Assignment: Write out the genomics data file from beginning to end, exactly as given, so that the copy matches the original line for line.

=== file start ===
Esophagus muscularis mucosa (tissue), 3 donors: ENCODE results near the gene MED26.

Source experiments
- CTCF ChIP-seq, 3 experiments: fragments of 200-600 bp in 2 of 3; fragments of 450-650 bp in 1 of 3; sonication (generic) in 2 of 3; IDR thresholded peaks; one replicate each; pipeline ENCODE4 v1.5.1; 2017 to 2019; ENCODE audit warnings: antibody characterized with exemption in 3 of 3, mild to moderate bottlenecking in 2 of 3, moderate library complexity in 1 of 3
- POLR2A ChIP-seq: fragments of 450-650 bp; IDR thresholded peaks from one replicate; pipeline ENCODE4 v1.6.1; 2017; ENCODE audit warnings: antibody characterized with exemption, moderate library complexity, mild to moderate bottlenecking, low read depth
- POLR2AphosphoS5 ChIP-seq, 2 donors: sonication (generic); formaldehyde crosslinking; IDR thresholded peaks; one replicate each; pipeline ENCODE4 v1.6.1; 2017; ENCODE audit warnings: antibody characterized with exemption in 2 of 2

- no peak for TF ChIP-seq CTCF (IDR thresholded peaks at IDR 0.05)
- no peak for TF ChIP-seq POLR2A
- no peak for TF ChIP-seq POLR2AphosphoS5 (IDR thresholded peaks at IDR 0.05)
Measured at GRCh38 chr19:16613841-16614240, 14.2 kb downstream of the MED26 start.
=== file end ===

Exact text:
Esophagus muscularis mucosa (tissue), 3 donors: ENCODE results near the gene MED26.

Source experiments
- CTCF ChIP-seq, 3 experiments: fragments of 200-600 bp in 2 of 3; fragments of 450-650 bp in 1 of 3; sonication (generic) in 2 of 3; IDR thresholded peaks; one replicate each; pipeline ENCODE4 v1.5.1; 2017 to 2019; ENCODE audit warnings: antibody characterized with exemption in 3 of 3, mild to moderate bottlenecking in 2 of 3, moderate library complexity in 1 of 3
- POLR2A ChIP-seq: fragments of 450-650 bp; IDR thresholded peaks from one replicate; pipeline ENCODE4 v1.6.1; 2017; ENCODE audit warnings: antibody characterized with exemption, moderate library complexity, mild to moderate bottlenecking, low read depth
- POLR2AphosphoS5 ChIP-seq, 2 donors: sonication (generic); formaldehyde crosslinking; IDR thresholded peaks; one replicate each; pipeline ENCODE4 v1.6.1; 2017; ENCODE audit warnings: antibody characterized with exemption in 2 of 2

- no peak for TF ChIP-seq CTCF (IDR thresholded peaks at IDR 0.05)
- no peak for TF ChIP-seq POLR2A
- no peak for TF ChIP-seq POLR2AphosphoS5 (IDR thresholded peaks at IDR 0.05)
Measured at GRCh38 chr19:16613841-16614240, 14.2 kb downstream of the MED26 start.